19 18 Protest of Contractor Selection, Contract Award OAR If a protest is filed within a timely manner (7 days) by an aggrieved bidder/proposer, the agency must respond to the protest in writing before issuance of the purchase order or contract.

20 19 Right to Protest Solicitation Any actual, or prospective bidder in connection with a solicitation may protest. [ORS 279B.405(2)] Any actual, or prospective bidder, offeror, or vendor that may be aggrieved in connection with the procurement may file a protest.

21 20 Right to Protest Award A bidder or proposer may protest the award if they are adversely affected. (ORS 279B.410; OAR ). Oregon Administrative Rules say the protest must be filed in seven (7) days.

22 21 Protest of Contractor Selection, Contract Award Protest of Award (Oregon) If a protest is filed within a timely manner (7 days) by an aggrieved bidder/proposer, the agency must respond to the protest in writing before issuance of the purchase order or contract.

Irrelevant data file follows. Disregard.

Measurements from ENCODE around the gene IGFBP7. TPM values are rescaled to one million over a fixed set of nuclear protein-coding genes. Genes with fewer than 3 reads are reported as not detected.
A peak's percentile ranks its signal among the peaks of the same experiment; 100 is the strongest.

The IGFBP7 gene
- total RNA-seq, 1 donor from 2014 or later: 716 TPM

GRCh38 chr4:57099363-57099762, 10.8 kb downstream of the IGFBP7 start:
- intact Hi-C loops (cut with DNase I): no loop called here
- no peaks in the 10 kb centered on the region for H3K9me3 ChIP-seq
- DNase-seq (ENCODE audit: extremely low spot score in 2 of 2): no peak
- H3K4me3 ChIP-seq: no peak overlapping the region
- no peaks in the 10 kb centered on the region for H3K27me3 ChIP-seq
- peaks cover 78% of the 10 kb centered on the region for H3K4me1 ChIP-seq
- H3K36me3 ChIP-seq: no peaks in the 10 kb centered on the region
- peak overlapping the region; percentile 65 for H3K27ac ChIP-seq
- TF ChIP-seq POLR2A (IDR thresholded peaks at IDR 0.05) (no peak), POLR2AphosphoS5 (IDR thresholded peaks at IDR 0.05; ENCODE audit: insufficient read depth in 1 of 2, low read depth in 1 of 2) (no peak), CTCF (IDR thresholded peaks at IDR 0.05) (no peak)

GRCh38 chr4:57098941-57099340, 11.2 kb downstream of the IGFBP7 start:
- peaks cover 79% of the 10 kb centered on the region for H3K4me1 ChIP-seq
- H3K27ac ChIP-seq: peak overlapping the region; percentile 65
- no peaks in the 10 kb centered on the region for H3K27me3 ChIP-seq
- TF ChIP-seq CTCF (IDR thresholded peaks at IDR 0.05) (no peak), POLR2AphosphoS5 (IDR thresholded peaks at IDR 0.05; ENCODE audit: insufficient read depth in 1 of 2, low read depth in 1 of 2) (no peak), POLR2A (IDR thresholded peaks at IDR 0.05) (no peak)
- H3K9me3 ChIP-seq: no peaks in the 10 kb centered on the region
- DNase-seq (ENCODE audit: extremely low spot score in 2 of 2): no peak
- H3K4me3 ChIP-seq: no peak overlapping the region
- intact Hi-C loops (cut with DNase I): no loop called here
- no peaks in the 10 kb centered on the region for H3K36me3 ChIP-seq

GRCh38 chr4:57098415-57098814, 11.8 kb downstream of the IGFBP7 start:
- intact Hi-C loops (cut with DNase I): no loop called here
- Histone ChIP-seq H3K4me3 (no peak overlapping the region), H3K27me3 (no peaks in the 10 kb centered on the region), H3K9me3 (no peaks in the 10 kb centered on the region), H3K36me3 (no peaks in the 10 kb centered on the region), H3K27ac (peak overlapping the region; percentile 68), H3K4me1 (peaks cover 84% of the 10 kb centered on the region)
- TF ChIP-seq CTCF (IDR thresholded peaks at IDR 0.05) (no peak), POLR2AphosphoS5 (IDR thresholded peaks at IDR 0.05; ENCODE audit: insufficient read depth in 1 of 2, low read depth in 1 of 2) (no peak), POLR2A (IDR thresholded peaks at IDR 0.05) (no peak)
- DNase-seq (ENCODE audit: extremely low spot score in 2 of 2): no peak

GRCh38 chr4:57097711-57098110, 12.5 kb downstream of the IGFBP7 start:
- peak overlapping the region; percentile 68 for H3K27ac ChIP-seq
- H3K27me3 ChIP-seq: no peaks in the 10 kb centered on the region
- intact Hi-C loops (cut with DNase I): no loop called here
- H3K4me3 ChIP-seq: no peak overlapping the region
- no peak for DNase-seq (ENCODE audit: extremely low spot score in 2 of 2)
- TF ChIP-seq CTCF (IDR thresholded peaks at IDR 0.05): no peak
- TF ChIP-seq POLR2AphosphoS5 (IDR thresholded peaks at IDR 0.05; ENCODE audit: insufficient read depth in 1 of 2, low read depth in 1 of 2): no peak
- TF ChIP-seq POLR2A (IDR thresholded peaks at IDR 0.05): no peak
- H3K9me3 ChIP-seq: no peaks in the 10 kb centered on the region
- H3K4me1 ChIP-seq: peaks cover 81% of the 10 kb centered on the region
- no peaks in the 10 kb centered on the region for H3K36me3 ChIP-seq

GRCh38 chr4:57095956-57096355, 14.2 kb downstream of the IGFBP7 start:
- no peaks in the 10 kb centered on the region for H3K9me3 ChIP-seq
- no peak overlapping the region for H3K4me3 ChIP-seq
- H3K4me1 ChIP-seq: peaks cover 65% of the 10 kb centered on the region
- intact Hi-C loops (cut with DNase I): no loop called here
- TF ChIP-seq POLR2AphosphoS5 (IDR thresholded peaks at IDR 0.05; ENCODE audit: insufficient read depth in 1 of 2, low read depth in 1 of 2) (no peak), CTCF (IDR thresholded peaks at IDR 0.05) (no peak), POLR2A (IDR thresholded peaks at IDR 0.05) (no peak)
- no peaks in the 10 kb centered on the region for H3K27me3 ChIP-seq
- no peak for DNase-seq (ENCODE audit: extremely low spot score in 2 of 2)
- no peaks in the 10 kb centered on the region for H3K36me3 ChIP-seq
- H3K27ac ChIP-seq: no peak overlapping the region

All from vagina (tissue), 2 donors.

23 22 Protest of Contractor Selection; Contract Award MPC Article 9, Section 101(1); aggrieved bidder or offeror may protest to the agency within 14 days after they know or should have known the factual issues thereto.

24 23 Why Do Vendors Protest? Distrust the process Nothing to lose No consequences To maintain competitive edge Cause a re-bid To get another chance Gain information for next bid

25 24 Many jurisdictions report that 90% of the objections come to naught. That is, the purchasing decision is vindicated; the award stands.

26 25 Classes of Protest Ventilation protest Gripe protest Misunderstanding protest Anticipatory protest

27 26 Form of Protest Protests must: –Be in writing –Directed to the appropriate CPO –Submitted timely –A statement of reasons –Relief sought –With enough detail to substantiate claims

28 27 Protest of Solicitation Specifications - Oregon Identification of request for change or protest. Envelopes containing requests for change or protests of solicitation specifications or contract provisions shall be marked as follows: – Solicitation Specification (or Contract Provision) Request for Change (or protest) – Solicitation Document Number (or other identification) REMEMBER! ALWAYS GET THE PROTEST IN WRITING